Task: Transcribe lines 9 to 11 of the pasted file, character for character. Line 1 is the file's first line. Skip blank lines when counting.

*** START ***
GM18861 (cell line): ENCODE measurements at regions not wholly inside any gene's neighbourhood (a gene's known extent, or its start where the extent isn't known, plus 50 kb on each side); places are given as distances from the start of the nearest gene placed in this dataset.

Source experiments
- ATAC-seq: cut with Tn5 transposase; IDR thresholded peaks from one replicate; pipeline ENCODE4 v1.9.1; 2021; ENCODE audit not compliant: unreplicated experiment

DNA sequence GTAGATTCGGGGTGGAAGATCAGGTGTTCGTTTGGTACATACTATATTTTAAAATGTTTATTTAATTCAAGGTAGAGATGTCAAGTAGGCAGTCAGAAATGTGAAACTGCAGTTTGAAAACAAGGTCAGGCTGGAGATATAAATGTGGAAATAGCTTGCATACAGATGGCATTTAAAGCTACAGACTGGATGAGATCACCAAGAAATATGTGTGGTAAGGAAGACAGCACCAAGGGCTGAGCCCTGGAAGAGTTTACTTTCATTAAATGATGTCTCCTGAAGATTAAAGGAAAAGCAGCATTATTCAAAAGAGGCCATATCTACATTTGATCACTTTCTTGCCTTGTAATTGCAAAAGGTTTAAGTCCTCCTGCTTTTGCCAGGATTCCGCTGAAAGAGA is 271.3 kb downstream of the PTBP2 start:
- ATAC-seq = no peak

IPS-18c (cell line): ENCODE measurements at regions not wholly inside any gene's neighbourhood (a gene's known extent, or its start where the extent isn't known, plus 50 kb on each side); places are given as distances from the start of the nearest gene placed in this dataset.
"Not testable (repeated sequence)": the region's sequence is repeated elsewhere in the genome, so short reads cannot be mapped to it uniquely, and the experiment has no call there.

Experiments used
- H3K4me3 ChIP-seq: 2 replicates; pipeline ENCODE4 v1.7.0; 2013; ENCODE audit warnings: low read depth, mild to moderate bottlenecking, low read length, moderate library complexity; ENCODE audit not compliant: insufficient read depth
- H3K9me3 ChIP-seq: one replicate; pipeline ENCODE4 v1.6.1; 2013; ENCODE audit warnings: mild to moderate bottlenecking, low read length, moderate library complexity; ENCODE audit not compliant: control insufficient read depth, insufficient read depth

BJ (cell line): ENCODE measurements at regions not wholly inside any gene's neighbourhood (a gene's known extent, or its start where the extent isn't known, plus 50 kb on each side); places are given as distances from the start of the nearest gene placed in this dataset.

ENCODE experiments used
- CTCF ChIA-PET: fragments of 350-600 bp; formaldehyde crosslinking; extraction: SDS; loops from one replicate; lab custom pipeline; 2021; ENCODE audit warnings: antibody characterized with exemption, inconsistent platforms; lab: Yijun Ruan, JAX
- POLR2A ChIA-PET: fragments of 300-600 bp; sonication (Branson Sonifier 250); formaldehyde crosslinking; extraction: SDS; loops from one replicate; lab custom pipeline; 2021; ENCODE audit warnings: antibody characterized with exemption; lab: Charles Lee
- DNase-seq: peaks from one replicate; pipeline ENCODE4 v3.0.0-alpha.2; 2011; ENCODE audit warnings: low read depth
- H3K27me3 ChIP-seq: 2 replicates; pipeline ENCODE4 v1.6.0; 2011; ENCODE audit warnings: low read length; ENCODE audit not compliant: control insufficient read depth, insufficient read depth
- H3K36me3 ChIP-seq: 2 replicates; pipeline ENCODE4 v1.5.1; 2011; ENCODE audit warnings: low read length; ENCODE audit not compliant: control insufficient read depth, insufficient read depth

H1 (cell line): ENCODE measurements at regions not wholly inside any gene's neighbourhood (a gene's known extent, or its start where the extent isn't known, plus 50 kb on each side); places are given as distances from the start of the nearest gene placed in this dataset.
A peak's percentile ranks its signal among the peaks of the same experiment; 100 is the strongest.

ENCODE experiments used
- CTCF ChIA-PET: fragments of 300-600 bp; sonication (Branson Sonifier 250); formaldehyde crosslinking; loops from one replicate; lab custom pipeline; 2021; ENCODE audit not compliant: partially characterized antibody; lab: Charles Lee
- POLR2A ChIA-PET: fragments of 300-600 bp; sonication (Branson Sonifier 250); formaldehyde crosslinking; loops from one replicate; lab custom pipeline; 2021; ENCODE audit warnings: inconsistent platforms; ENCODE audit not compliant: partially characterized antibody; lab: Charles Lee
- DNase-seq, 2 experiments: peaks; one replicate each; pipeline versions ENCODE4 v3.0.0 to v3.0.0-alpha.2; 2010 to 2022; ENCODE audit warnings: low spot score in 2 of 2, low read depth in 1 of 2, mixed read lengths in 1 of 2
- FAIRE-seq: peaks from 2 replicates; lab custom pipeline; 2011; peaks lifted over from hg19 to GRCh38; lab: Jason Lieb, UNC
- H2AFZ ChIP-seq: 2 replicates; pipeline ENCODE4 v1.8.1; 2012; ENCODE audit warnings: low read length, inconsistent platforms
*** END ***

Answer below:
- H3K4me3 ChIP-seq: 2 replicates; pipeline ENCODE4 v1.7.0; 2013; ENCODE audit warnings: low read depth, mild to moderate bottlenecking, low read length, moderate library complexity; ENCODE audit not compliant: insufficient read depth
- H3K9me3 ChIP-seq: one replicate; pipeline ENCODE4 v1.6.1; 2013; ENCODE audit warnings: mild to moderate bottlenecking, low read length, moderate library complexity; ENCODE audit not compliant: control insufficient read depth, insufficient read depth

BJ (cell line): ENCODE measurements at regions not wholly inside any gene's neighbourhood (a gene's known extent, or its start where the extent isn't known, plus 50 kb on each side); places are given as distances from the start of the nearest gene placed in this dataset.